By Toby Christie (Originally appeared on RubbingsRacing.com)
This week the NASCAR Sprint Cup Series rolls into Pocono Raceway. Pocono recently hasn’t been known for it’s great finishes, but that hasn’t always been the case at the tricky triangle. In fact one finish from 2000 sticks out in my mind when I think of this track, and that race was the 2000 Pocono 500.
It’s crazy to think, but that race is approaching a decade old. It was June 19th, 2000, and the race was held on a Monday due to rain washing out all activities on Sunday. Rusty Wallace started from the pole, and he dominated the day leading 107 of the 200 laps on the day, however he wasn’t up front in the end when it mattered.
On a late pit stop Wallace opted for four fresh Goodyear tires, while a slew of cars decided on just gas only or two tires. With Wallace mired deep in traffic this left the race to be decided between Dale Earnhardt, and Wallace’s teammate Jeremy Mayfield, which resulted in an instant classic finish.
With nine laps to go Earnhardt, in his black No. 3 car, held an advantage that looked to be a comfortable lead, and it would remain that way for a while. The laps began to click off, eight to go, seven to go, and it appeared Earnhardt would go on to win.
Mayfield just couldn’t get his No. 12 Mobil1 Ford close enough to make a move for the lead, that is until the last lap.
Coming out of turn two of the three turn race course Mayfield got a great run, and going into turn three he put a move on Earnhardt that was a familiar one. Mayfield made a bump and run which nudged Earnhardt, who was running for a record eighth championship, out of the groove and out of the lead. Jeremy Mayfield would go on to win the race in dramatic fashion, as Earnhardt would slip to fourth.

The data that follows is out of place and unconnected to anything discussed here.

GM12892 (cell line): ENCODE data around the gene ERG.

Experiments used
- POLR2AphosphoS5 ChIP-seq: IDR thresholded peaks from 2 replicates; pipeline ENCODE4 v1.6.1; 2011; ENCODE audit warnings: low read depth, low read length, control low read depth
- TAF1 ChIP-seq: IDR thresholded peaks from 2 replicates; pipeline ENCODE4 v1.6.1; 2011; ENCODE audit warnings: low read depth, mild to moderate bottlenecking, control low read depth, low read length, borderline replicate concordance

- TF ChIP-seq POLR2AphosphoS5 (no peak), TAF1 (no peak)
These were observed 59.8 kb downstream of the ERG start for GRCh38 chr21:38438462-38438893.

Buddy Baker who called the race immediately said, “When you live by the sword, you die by the sword. I’ve seen Earnhardt do that in many races.”
Earnhardt seethed after he crossed the line, and hunted down Mayfield on the track. “The Intimidator” would pull alongside Mayfield, and he made some sort of gesture (what could it have been?). The fans stood in awe, that anyone would have the fortitude to pull such a move on possibly the most polarizing figure in all of NASCAR. However that day Jeremy Mayfield did just that and it payed off.
Dale Jarrett, and his then teammate Ricky Rudd would both slide by Earnhardt down the front stretch to finish second and third. Mark Martin came home fifth, and Rusty Wallace would come home a disappointing 10th after utterly dominating the race.
Following the race Mayfield was asked about his race winning move, and he basically recited a quote from the book of Earnhardt.
“I didn’t mean to hit him, I just meant to rattle his cage, isn’t that how it goes?” Mayfield said.
Of course for those who remember back to the 1999 fall race at Bristol, where Dale Earnhardt got into Terry Labonte for the win, those are the exact words the seven-time champion spoke. Dick Berggren did catch up with Dale Earnhardt after the race to see what he was trying to tell Mayfield with his hand gesture.
“I just told him he was number one.” Earnhardt said.
All in all on the day there were 24 lead changes between 11 drivers, in what turned out to be an epic showing. Every fan who stayed Monday to watch this race definitely got their moneys worth.
Earnhardt would of course come up just shy of capturing his eighth NASCAR Sprint Cup Series championship that season, as he finished second in the year-end point standings to Bobby Labonte. Jeremy Mayfield, who won another race earlier in the season in controversial fashion, would have horrific luck the remainder of the year, and would be a non-factor in the points battle.
Mayfield is now of course out of NASCAR after abusing the substance abuse policy, and is waging a legal battle against the racing series, but his most recent attempt to sue NASCAR has been thrown out by a judge.